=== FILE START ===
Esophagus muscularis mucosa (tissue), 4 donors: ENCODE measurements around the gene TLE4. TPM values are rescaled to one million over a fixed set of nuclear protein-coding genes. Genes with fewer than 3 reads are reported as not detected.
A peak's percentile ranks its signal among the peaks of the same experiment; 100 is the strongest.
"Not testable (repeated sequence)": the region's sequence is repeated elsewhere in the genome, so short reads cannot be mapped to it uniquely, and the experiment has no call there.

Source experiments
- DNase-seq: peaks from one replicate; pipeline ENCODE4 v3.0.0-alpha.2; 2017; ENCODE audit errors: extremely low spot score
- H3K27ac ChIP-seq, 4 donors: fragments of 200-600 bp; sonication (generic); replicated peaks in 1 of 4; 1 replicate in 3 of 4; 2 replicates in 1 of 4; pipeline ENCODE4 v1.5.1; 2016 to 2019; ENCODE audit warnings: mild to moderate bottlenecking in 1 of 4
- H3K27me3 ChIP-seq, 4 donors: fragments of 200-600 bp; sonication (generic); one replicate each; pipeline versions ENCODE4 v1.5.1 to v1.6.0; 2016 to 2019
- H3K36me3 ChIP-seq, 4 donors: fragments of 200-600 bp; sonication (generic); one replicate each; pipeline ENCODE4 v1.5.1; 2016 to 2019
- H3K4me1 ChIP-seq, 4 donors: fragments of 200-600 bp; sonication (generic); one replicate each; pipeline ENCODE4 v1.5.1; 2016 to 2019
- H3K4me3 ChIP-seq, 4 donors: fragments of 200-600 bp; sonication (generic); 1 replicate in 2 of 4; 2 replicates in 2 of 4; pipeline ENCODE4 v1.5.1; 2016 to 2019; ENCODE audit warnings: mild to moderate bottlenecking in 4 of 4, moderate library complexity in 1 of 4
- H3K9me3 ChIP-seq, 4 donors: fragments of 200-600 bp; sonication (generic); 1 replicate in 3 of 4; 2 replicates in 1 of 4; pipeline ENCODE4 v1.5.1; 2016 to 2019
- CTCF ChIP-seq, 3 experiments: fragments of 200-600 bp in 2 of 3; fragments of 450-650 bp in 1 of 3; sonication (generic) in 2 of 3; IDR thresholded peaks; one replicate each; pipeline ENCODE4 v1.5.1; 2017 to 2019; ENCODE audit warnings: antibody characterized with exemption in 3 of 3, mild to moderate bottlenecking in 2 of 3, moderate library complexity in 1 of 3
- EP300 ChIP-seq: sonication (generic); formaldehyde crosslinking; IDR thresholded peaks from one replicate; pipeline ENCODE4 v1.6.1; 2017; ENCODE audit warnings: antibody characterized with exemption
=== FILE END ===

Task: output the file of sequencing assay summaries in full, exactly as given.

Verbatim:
Esophagus muscularis mucosa (tissue), 4 donors: ENCODE measurements around the gene TLE4. TPM values are rescaled to one million over a fixed set of nuclear protein-coding genes. Genes with fewer than 3 reads are reported as not detected.
A peak's percentile ranks its signal among the peaks of the same experiment; 100 is the strongest.
"Not testable (repeated sequence)": the region's sequence is repeated elsewhere in the genome, so short reads cannot be mapped to it uniquely, and the experiment has no call there.

Source experiments
- DNase-seq: peaks from one replicate; pipeline ENCODE4 v3.0.0-alpha.2; 2017; ENCODE audit errors: extremely low spot score
- H3K27ac ChIP-seq, 4 donors: fragments of 200-600 bp; sonication (generic); replicated peaks in 1 of 4; 1 replicate in 3 of 4; 2 replicates in 1 of 4; pipeline ENCODE4 v1.5.1; 2016 to 2019; ENCODE audit warnings: mild to moderate bottlenecking in 1 of 4
- H3K27me3 ChIP-seq, 4 donors: fragments of 200-600 bp; sonication (generic); one replicate each; pipeline versions ENCODE4 v1.5.1 to v1.6.0; 2016 to 2019
- H3K36me3 ChIP-seq, 4 donors: fragments of 200-600 bp; sonication (generic); one replicate each; pipeline ENCODE4 v1.5.1; 2016 to 2019
- H3K4me1 ChIP-seq, 4 donors: fragments of 200-600 bp; sonication (generic); one replicate each; pipeline ENCODE4 v1.5.1; 2016 to 2019
- H3K4me3 ChIP-seq, 4 donors: fragments of 200-600 bp; sonication (generic); 1 replicate in 2 of 4; 2 replicates in 2 of 4; pipeline ENCODE4 v1.5.1; 2016 to 2019; ENCODE audit warnings: mild to moderate bottlenecking in 4 of 4, moderate library complexity in 1 of 4
- H3K9me3 ChIP-seq, 4 donors: fragments of 200-600 bp; sonication (generic); 1 replicate in 3 of 4; 2 replicates in 1 of 4; pipeline ENCODE4 v1.5.1; 2016 to 2019
- CTCF ChIP-seq, 3 experiments: fragments of 200-600 bp in 2 of 3; fragments of 450-650 bp in 1 of 3; sonication (generic) in 2 of 3; IDR thresholded peaks; one replicate each; pipeline ENCODE4 v1.5.1; 2017 to 2019; ENCODE audit warnings: antibody characterized with exemption in 3 of 3, mild to moderate bottlenecking in 2 of 3, moderate library complexity in 1 of 3
- EP300 ChIP-seq: sonication (generic); formaldehyde crosslinking; IDR thresholded peaks from one replicate; pipeline ENCODE4 v1.6.1; 2017; ENCODE audit warnings: antibody characterized with exemption